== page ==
Researchers are frantically calculating the trajectory of the 100-square-mile island of ice that broke off a Greenland glacier recently, afraid that it could easily drift down into the heavily-trafficked waters where another Greenland iceberg sank the Titanic. The chunk of ice is four times the size of Manhattan, and “so big that you can’t prevent it from drifting. You can’t stop it,” one glaciologist tells the AP.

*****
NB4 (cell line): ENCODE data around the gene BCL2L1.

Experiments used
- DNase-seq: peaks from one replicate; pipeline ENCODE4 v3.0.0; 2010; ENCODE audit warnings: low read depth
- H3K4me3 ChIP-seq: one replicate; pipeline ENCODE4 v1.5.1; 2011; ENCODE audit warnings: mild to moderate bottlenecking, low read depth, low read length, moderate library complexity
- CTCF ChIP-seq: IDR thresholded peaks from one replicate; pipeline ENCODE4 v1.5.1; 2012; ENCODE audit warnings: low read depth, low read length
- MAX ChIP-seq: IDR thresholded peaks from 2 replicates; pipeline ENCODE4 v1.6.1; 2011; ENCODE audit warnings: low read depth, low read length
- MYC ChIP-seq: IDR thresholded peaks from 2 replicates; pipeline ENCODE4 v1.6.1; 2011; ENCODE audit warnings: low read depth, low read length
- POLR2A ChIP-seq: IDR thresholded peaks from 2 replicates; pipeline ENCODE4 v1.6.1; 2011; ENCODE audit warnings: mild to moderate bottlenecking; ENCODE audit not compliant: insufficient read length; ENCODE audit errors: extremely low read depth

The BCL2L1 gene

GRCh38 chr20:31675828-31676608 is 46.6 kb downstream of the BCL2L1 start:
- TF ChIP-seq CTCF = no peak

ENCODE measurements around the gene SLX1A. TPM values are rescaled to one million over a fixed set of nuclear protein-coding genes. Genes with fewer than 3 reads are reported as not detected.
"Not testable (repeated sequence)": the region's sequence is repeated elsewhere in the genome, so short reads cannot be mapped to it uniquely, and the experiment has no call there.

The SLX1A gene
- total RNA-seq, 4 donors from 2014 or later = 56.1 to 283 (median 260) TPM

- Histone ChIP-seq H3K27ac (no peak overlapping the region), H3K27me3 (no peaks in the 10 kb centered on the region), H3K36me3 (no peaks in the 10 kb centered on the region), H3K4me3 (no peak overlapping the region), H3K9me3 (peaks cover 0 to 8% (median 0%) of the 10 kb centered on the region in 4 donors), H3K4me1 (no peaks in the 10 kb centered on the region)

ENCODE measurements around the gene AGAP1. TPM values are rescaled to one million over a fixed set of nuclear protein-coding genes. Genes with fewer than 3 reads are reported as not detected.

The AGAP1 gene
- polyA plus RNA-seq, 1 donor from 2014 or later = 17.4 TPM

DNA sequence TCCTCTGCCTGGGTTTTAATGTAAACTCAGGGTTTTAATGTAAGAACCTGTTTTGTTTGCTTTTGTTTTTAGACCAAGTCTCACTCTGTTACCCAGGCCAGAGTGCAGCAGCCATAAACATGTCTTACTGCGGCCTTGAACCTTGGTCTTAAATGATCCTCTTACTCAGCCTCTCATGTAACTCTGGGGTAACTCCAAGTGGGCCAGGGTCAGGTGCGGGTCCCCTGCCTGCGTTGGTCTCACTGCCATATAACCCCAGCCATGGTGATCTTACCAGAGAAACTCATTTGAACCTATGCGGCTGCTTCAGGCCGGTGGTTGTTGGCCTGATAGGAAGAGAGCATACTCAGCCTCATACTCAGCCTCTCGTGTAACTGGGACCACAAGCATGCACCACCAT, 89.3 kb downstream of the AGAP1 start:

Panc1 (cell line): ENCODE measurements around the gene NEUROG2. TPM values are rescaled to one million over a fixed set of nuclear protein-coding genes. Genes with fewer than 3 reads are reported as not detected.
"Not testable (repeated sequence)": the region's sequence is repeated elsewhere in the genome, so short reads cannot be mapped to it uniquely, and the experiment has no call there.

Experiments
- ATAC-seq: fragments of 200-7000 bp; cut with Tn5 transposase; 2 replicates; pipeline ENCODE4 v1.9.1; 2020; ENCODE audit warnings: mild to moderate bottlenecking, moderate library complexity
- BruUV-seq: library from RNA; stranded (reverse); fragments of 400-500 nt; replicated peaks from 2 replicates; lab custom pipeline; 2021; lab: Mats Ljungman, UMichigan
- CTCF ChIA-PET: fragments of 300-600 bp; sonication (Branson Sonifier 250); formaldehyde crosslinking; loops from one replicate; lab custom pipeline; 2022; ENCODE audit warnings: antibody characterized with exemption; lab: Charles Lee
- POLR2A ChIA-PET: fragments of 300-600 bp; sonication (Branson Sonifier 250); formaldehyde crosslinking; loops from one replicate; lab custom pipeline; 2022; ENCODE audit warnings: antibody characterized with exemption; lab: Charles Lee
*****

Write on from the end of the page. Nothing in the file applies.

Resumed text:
The ice seems to be headed for the Nares Strait, and if it makes it there before next month’s winter freeze, the current will carry it south, along Canada’s east coast. There, it’ll probably break up, forming huge fragments that could sink the many ships and offshore oil platforms in the area. Normally, oil rigs redirect icebergs, towing them or spraying them with water, but those tactics almost certainly wouldn’t work on icebergs this big.